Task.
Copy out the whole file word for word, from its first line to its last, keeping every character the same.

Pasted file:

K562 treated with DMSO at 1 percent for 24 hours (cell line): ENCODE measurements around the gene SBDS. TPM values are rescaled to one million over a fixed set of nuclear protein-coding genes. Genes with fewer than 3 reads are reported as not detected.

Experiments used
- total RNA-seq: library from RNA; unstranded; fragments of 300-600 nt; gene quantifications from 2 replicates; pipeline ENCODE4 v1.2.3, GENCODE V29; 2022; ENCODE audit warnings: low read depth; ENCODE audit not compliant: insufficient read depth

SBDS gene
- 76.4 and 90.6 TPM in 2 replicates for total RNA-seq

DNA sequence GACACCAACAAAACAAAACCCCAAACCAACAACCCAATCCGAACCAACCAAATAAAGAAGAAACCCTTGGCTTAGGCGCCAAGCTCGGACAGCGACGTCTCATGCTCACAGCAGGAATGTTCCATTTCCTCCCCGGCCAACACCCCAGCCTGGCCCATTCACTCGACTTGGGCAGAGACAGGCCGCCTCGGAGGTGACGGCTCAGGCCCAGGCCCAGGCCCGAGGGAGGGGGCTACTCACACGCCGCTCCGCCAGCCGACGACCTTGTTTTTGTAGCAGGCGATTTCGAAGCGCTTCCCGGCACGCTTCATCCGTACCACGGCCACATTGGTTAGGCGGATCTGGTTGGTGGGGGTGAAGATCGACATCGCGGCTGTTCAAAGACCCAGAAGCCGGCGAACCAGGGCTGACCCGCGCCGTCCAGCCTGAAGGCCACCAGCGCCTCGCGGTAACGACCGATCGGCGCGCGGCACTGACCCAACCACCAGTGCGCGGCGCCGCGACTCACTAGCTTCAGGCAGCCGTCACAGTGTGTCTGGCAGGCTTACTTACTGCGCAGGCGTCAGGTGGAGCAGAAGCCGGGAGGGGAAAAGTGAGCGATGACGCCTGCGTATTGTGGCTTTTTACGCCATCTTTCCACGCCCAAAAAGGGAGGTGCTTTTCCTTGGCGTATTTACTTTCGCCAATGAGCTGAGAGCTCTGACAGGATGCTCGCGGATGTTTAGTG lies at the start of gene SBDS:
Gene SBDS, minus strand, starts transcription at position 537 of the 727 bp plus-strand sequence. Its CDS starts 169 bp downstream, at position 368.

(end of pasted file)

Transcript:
K562 treated with DMSO at 1 percent for 24 hours (cell line): ENCODE measurements around the gene SBDS. TPM values are rescaled to one million over a fixed set of nuclear protein-coding genes. Genes with fewer than 3 reads are reported as not detected.

Experiments used
- total RNA-seq: library from RNA; unstranded; fragments of 300-600 nt; gene quantifications from 2 replicates; pipeline ENCODE4 v1.2.3, GENCODE V29; 2022; ENCODE audit warnings: low read depth; ENCODE audit not compliant: insufficient read depth

SBDS gene
- 76.4 and 90.6 TPM in 2 replicates for total RNA-seq

DNA sequence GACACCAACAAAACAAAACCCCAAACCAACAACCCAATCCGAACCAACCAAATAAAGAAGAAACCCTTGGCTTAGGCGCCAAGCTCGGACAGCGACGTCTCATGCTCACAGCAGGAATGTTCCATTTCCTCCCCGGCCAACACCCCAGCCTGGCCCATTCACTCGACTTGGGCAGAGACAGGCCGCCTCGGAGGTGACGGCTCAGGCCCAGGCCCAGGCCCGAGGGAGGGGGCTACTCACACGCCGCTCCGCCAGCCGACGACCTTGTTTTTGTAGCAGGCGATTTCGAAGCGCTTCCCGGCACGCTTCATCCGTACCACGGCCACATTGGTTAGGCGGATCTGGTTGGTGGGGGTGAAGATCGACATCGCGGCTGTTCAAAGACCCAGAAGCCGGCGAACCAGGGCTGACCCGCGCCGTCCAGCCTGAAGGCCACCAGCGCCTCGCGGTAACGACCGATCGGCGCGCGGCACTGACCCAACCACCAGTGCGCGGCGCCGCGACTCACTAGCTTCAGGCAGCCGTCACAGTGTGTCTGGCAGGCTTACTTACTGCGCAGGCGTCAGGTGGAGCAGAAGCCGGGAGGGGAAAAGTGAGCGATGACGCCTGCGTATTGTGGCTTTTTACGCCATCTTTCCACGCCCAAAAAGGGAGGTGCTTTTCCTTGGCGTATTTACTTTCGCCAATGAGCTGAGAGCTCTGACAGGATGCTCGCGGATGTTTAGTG lies at the start of gene SBDS:
Gene SBDS, minus strand, starts transcription at position 537 of the 727 bp plus-strand sequence. Its CDS starts 169 bp downstream, at position 368.